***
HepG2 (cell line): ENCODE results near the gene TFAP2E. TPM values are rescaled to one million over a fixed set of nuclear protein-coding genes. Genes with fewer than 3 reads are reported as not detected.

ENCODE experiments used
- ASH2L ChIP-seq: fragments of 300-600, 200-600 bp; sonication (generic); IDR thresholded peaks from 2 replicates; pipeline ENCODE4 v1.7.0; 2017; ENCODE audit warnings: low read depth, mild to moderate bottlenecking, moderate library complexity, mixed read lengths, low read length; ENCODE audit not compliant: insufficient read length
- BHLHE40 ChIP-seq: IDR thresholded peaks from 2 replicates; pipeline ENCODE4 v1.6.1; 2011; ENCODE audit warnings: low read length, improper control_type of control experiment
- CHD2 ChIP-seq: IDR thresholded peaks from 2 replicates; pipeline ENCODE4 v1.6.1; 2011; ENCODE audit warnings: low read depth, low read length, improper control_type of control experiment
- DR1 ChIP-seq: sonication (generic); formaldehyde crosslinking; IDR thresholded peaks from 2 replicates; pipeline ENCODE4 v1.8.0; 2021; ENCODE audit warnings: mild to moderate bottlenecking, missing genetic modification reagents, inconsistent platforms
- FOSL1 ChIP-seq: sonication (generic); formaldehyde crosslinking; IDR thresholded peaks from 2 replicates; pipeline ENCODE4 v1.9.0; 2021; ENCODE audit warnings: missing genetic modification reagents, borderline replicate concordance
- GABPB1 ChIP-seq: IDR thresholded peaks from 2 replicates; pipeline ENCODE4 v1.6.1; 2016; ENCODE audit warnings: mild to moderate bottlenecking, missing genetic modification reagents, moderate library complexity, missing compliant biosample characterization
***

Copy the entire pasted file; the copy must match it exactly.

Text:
HepG2 (cell line): ENCODE results near the gene TFAP2E. TPM values are rescaled to one million over a fixed set of nuclear protein-coding genes. Genes with fewer than 3 reads are reported as not detected.

ENCODE experiments used
- ASH2L ChIP-seq: fragments of 300-600, 200-600 bp; sonication (generic); IDR thresholded peaks from 2 replicates; pipeline ENCODE4 v1.7.0; 2017; ENCODE audit warnings: low read depth, mild to moderate bottlenecking, moderate library complexity, mixed read lengths, low read length; ENCODE audit not compliant: insufficient read length
- BHLHE40 ChIP-seq: IDR thresholded peaks from 2 replicates; pipeline ENCODE4 v1.6.1; 2011; ENCODE audit warnings: low read length, improper control_type of control experiment
- CHD2 ChIP-seq: IDR thresholded peaks from 2 replicates; pipeline ENCODE4 v1.6.1; 2011; ENCODE audit warnings: low read depth, low read length, improper control_type of control experiment
- DR1 ChIP-seq: sonication (generic); formaldehyde crosslinking; IDR thresholded peaks from 2 replicates; pipeline ENCODE4 v1.8.0; 2021; ENCODE audit warnings: mild to moderate bottlenecking, missing genetic modification reagents, inconsistent platforms
- FOSL1 ChIP-seq: sonication (generic); formaldehyde crosslinking; IDR thresholded peaks from 2 replicates; pipeline ENCODE4 v1.9.0; 2021; ENCODE audit warnings: missing genetic modification reagents, borderline replicate concordance
- GABPB1 ChIP-seq: IDR thresholded peaks from 2 replicates; pipeline ENCODE4 v1.6.1; 2016; ENCODE audit warnings: mild to moderate bottlenecking, missing genetic modification reagents, moderate library complexity, missing compliant biosample characterization